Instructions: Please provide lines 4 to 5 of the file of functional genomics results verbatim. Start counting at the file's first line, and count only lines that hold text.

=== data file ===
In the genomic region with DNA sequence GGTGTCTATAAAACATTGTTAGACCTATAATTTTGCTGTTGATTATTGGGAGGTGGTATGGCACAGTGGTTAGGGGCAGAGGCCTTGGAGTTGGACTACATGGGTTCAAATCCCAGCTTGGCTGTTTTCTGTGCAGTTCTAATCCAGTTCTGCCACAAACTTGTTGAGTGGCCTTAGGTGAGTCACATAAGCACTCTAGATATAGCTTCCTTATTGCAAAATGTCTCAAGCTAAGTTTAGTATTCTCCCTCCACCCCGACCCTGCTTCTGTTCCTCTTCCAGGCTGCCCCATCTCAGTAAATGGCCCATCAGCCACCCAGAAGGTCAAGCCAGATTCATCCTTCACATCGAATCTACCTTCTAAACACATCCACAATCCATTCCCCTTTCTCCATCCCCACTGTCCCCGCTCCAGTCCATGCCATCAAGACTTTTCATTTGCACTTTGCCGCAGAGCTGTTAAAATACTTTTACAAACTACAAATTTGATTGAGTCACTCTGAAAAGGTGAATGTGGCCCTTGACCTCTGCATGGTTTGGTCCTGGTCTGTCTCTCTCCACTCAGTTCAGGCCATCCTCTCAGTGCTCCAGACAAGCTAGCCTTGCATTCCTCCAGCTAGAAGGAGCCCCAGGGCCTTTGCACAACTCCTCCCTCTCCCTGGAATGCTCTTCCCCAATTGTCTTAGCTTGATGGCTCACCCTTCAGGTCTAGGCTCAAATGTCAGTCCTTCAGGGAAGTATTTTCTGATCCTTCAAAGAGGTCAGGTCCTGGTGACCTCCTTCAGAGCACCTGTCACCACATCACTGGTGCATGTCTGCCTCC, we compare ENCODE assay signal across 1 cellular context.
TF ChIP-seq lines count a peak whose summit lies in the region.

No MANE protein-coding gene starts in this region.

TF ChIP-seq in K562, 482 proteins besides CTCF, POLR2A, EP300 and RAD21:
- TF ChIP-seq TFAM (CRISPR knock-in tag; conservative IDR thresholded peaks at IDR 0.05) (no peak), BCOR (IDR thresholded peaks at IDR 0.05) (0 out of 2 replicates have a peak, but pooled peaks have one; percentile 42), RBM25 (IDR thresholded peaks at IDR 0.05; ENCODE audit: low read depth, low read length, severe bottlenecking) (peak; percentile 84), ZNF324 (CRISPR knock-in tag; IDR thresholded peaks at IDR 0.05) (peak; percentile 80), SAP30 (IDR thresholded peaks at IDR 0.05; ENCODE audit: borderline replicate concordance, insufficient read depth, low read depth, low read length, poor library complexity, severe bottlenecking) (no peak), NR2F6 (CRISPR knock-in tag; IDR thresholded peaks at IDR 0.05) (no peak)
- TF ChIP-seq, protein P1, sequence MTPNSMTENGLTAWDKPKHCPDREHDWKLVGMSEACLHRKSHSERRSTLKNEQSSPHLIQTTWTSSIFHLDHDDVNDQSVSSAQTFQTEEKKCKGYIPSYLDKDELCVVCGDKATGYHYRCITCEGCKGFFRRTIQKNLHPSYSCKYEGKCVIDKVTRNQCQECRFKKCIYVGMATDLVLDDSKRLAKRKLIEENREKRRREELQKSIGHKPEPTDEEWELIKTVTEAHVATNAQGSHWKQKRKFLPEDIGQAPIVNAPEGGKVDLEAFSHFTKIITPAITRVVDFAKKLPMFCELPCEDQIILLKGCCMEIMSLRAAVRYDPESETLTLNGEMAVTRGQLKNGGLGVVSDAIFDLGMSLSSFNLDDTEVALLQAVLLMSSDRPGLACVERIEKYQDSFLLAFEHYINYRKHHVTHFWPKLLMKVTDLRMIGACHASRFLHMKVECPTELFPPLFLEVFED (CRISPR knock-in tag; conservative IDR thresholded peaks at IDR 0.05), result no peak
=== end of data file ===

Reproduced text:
TF ChIP-seq in K562, 482 proteins besides CTCF, POLR2A, EP300 and RAD21:
- TF ChIP-seq TFAM (CRISPR knock-in tag; conservative IDR thresholded peaks at IDR 0.05) (no peak), BCOR (IDR thresholded peaks at IDR 0.05) (0 out of 2 replicates have a peak, but pooled peaks have one; percentile 42), RBM25 (IDR thresholded peaks at IDR 0.05; ENCODE audit: low read depth, low read length, severe bottlenecking) (peak; percentile 84), ZNF324 (CRISPR knock-in tag; IDR thresholded peaks at IDR 0.05) (peak; percentile 80), SAP30 (IDR thresholded peaks at IDR 0.05; ENCODE audit: borderline replicate concordance, insufficient read depth, low read depth, low read length, poor library complexity, severe bottlenecking) (no peak), NR2F6 (CRISPR knock-in tag; IDR thresholded peaks at IDR 0.05) (no peak)